A cheat code in Super Puzzle Fighter II Turbo, where Hsien-Ko and the other characters appear in a super-deformed state, allows access to Mei-Ling as a playable. According to GamesRadar, the Marvel vs. Capcom 3: Fate of Two World version of Hsien-Ko (an unlockable character capable of interacting with Chris Redfield) is "an extremely unorthodox character with a number of strange moves and weird mobility." She was judged not good for beginners as her "weird normal attacks and bizarre movement options" and attacks are likely to confuse new players. The DLC Evil Twin Costume Pack includes Mei-Ling as an alternate skin for Hsien-Ko's model in Ultimate Marvel vs. Capcom 3.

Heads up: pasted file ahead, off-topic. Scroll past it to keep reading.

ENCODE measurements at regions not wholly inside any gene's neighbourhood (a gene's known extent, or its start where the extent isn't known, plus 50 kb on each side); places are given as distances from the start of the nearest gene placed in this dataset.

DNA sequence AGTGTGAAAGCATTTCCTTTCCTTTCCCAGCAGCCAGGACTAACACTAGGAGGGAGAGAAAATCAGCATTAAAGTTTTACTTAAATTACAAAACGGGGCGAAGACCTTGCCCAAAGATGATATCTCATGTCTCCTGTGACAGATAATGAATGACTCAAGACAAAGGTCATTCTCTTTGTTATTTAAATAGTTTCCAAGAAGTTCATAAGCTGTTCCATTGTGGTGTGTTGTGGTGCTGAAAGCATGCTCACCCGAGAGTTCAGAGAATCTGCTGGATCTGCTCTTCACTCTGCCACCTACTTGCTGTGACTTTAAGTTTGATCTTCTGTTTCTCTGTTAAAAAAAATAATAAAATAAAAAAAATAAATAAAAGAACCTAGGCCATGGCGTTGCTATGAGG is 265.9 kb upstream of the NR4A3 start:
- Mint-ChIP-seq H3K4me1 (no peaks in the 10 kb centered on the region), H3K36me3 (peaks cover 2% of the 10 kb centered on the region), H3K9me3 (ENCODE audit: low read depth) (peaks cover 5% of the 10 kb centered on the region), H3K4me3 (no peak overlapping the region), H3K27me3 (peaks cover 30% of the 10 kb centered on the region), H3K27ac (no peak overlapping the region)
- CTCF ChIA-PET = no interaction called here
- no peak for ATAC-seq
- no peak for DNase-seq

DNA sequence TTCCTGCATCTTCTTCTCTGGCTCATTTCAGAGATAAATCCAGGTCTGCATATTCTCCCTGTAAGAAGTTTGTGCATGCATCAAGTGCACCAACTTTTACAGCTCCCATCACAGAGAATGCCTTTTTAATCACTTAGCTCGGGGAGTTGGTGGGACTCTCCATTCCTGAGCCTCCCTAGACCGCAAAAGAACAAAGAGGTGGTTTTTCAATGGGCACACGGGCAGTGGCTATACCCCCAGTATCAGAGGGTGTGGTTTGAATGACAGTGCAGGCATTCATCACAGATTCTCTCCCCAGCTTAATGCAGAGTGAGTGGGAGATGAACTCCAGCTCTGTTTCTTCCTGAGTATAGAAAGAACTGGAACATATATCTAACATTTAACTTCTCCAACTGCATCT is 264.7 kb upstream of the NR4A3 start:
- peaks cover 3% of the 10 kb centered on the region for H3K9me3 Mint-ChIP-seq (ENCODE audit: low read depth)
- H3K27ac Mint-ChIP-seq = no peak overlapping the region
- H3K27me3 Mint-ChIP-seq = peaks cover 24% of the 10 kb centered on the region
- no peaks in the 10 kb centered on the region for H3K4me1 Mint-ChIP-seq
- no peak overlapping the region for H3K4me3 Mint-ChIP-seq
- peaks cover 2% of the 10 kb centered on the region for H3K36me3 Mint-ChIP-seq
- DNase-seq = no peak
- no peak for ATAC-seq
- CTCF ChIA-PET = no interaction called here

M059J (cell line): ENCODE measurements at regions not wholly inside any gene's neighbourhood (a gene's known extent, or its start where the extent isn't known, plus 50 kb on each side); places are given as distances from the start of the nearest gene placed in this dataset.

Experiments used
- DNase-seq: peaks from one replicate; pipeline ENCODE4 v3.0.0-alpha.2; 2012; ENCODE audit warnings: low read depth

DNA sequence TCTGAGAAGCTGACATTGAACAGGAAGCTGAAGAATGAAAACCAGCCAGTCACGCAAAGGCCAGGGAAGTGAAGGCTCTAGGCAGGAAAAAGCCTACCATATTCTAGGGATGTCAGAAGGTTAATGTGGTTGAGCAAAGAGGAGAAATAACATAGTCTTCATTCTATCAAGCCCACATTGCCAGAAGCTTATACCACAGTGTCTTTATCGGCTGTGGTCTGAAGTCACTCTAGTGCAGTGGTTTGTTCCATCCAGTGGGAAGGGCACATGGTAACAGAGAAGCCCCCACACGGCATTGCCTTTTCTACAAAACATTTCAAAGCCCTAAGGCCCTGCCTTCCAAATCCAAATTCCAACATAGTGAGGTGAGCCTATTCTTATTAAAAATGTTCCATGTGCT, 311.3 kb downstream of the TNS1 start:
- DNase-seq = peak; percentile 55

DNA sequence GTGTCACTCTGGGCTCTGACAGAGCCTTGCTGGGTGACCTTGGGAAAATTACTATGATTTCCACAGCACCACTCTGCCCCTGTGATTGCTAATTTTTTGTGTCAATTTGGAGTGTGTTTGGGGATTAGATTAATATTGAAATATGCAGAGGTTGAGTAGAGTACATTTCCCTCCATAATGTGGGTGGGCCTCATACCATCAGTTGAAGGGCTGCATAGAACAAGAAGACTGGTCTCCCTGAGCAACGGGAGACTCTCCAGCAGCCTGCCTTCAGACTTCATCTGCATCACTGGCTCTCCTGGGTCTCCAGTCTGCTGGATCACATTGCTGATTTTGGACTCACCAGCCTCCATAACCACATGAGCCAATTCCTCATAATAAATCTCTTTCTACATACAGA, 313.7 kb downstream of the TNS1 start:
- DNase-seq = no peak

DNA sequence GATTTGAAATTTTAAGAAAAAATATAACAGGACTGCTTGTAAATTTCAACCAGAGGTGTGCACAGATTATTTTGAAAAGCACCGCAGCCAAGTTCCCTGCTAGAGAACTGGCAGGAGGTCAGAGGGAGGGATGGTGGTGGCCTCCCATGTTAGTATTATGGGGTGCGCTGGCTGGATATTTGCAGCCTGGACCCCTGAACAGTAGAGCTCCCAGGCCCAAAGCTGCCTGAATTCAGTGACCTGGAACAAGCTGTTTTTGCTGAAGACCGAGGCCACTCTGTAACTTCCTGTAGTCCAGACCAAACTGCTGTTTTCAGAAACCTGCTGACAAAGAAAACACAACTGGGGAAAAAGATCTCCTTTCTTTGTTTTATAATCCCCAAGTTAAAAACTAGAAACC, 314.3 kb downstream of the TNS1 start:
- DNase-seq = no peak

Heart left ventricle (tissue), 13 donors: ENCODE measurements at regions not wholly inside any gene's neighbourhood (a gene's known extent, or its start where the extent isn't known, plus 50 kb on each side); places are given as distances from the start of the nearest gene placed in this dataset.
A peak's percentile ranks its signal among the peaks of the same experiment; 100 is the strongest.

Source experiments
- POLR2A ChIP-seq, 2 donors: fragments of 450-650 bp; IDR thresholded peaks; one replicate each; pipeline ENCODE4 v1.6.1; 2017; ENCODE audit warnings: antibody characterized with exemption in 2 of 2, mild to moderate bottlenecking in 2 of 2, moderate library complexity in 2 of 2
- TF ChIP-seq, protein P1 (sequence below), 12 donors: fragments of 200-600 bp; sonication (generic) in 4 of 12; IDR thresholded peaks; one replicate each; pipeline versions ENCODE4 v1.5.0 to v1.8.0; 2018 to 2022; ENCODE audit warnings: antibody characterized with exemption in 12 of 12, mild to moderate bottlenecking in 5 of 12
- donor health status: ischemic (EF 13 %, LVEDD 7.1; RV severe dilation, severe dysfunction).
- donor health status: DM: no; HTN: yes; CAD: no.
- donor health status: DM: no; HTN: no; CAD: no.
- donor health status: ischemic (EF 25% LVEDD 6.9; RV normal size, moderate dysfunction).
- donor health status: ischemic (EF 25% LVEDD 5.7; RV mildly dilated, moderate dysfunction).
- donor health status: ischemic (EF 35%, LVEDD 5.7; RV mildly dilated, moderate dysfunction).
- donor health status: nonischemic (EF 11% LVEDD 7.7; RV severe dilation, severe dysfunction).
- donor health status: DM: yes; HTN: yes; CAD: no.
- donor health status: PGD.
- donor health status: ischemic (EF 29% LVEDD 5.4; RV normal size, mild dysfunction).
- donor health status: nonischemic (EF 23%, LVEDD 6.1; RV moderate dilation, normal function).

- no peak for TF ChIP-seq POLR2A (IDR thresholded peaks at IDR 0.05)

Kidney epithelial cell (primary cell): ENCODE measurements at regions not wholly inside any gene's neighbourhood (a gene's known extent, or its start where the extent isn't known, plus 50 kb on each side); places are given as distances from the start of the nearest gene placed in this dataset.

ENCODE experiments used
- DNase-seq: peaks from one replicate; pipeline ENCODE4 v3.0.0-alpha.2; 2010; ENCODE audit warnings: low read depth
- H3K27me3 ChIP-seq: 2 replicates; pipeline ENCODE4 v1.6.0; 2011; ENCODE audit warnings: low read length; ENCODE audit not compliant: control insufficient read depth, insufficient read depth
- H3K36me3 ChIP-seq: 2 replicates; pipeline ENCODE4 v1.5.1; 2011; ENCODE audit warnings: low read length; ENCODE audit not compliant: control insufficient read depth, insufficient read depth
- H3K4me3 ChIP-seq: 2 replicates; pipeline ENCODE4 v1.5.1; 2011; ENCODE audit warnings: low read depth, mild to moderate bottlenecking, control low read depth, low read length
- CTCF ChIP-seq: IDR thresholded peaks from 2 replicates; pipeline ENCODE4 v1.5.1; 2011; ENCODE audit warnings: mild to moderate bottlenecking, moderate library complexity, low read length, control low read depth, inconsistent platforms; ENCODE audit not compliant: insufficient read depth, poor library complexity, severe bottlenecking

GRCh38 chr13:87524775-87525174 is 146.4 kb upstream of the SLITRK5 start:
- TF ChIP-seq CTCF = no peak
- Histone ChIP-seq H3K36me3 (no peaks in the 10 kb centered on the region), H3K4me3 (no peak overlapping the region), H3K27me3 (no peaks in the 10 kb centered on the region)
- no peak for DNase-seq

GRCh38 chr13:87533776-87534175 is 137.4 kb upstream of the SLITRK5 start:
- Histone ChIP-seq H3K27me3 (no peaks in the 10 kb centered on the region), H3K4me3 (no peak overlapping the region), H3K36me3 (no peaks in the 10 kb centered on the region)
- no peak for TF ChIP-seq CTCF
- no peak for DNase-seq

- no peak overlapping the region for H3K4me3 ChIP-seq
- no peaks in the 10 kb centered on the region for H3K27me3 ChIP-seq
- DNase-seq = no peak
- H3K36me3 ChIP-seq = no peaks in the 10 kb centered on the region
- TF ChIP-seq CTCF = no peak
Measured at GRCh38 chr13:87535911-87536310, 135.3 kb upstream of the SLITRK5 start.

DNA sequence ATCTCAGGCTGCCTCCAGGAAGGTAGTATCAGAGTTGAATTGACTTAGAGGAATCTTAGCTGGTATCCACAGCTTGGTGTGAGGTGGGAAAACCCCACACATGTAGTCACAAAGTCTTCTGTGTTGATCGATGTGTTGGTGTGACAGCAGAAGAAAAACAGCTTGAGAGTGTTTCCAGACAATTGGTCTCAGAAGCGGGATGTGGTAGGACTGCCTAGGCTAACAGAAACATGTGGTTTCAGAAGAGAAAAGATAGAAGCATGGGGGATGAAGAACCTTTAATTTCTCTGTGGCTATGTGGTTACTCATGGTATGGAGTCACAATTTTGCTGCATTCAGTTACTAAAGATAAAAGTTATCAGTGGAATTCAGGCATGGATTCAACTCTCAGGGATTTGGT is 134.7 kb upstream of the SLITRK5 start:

Hsien-Ko and Mei-Ling make their first appearance in the second episode of the 1997 anime miniseries Night Warriors: Darkstalkers' Revenge. The twins travel Earth in an old T-bucket-style convertible with a trailer resembling a covered wagon attached. Their personalities, and speech patterns in the English dub of the program, differed considerably; Mei-Ling is the more sensible of the pair and speaks eloquently, whereas Hsien-Ko has a more childlike disposition, and her dialogue often contains modern colloquialisms or improper grammar (often saying "don't" in place of "doesn't"). In the 1995 cartoon, Hsien-Ko's backstory was altered like those of several characters, in her case her transformation having resulted from her accidentally consuming a substance she mistook for rice that was hidden under a floorboard inside a hut.